ALL TECHNOLOGY ,MOBILE,WHATS APP,FACEBOOK,USEFULL TIPS

Data Breach: How Will The Biggest Scandal That Facebook Is Mired In Affect Its Credibility In India?

Data Breach: How Will The Biggest Scandal That Facebook Is Mired In Affect Its Credibility In India?

Facebook has not been able to catch a break lately. Rebuked for the misinformation spread on its platform by Russian agencies during the 2016 US presidential election, aiding Donald Trump’s victory, Facebook was on the defensive for most of 2017. Making matters worse for the Menlo Park, California-headquartered social media behemoth, another one of its past oversights has now come back to haunt it in what is undoubtedly its biggest public relations challenge.


Reports by the New York Times and the Observer of London on March 17 disclosed that a researcher linked to Cambridge Analytica (CA), a political consulting firm that worked on Trump’s campaign, had accessed details of 50 million Facebook users unbeknownst to them and shared it with CA, which uses online data to reach voters on social media with personalised messages. The reports were based on revelations by whistle-blower Christopher Wylie, who had worked with CA.
  • This is how it unfolded: in 2014, CA hired Aleksandr Kogan, a Soviet-born American citizen, to mine data on US voters on Facebook, through a personality quiz app. It was downloaded by 2,70,000 users, who logged in with their Facebook credentials. That enabled Kogan to access not just their data on Facebook, but also their friends’ profiles. Facebook says Kogan lied that the data was only for his research, while there was a commercial element to it as CA paid for the app. It is unclear at this point how exactly the data was used or whether it was effective.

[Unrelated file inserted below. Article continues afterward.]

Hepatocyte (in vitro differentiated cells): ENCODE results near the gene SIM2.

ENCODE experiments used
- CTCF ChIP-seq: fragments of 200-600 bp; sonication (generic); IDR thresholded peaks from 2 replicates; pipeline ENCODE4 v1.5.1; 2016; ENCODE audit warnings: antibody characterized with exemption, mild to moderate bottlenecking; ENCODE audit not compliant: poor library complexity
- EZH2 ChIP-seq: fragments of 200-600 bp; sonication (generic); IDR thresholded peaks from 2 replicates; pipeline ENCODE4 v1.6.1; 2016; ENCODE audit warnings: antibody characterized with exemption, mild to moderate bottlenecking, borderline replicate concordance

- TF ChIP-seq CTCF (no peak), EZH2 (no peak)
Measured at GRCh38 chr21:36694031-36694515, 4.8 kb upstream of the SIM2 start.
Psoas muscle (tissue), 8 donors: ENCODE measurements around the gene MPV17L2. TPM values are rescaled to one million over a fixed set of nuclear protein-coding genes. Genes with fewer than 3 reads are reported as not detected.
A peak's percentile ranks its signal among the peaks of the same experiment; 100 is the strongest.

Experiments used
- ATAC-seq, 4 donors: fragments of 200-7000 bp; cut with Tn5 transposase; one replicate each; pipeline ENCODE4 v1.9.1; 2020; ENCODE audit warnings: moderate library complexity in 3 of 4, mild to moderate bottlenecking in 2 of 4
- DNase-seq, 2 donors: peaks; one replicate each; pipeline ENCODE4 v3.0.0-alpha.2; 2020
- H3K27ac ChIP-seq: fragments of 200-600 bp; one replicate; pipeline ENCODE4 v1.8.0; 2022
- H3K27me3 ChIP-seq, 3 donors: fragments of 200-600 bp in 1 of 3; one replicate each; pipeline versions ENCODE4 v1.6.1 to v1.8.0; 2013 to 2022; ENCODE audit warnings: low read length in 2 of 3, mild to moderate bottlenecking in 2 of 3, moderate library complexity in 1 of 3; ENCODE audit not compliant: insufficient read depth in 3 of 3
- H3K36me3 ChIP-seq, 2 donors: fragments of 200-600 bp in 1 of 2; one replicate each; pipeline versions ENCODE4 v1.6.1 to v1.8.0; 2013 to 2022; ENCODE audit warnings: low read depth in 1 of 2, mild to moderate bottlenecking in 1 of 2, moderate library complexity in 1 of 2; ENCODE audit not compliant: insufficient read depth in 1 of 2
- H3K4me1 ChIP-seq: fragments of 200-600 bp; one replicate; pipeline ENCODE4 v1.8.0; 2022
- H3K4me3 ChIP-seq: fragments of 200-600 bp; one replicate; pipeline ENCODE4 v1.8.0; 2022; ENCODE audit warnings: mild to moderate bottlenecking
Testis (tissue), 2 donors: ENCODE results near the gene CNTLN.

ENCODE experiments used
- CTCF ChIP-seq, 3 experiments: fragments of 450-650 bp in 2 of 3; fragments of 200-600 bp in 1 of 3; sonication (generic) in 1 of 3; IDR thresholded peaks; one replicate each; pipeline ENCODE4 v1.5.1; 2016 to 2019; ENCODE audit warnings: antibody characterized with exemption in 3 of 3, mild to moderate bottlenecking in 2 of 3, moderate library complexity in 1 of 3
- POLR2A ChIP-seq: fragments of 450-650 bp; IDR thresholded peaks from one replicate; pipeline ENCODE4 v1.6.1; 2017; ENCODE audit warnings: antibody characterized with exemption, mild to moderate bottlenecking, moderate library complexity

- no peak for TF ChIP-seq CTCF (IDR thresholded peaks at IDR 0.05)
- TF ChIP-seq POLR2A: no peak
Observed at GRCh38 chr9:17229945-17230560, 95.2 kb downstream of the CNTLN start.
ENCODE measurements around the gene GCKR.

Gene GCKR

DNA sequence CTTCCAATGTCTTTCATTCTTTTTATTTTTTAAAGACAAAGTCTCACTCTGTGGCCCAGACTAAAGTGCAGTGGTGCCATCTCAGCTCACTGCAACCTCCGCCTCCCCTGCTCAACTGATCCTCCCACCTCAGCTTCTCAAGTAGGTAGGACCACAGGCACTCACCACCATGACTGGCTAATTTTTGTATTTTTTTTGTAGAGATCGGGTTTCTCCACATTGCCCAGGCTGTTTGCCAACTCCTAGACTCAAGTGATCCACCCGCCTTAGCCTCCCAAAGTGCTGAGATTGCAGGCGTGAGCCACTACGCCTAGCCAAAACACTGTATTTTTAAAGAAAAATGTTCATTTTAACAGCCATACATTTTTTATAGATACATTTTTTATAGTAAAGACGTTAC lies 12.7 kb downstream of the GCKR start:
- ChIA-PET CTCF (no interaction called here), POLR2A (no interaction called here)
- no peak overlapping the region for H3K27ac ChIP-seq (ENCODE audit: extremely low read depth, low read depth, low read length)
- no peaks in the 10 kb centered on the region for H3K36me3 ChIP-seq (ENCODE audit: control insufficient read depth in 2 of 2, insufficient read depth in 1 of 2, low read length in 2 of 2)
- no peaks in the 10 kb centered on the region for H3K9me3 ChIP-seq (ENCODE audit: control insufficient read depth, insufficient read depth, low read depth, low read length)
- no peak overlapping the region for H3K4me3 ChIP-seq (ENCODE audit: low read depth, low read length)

In 2015, Facebook removed his app and sought an assurance from him that the data had been destroyed. But it later found out that the information had been passed on to CA. Facebook has since stopped apps from accessing information about a user’s friends and has even limited the data that can be collected about the user.
While the broad details of the issue have been known since 2015, the sheer number of accounts that were compromised was not known till now and has led to calls for Facebook to be deleted, with #DeleteFacebook trending on Twitter. The company, one of the world’s most valuable public companies, has shed $75 billion, or 14% of its market value, since March 16.
As Facebook spends the next few months trying to convince its users that their data is safe, India will be crucial to their plans. India is, after all, its largest market, with 250 million monthly active users, 12% of its global base, according to recent data by We Are Social and Hootsuite, firms involved in social media marketing and management, respectively.
  • Soumya Sinha, a 32-year-old data consultant in Delhi, says FB is quite passive-aggressive when it comes to data. “It gives you a lot of privacy options, makes you feel you are in control of your wall, but buries an ‘unless you don’t want to share’ option at the bottom,” he says. “If you don’t opt out, it assumes you are happy to share. Even if you do, you can never be sure the non-consensual sharing has stopped.”
  • Privacy controls — not just on Facebook but on social media platforms in general — are not easy to find and even the most tech-savvy have a hard time ensuring the accounts are as secure as they can possibly be. “Indians are very liberal with others accessing their data. A lot of other accounts are linked to my FB account. Who knows which one of them will provide my data to others?” says Prateek Kharangar, a 30-year-old doctor in Rajasthan.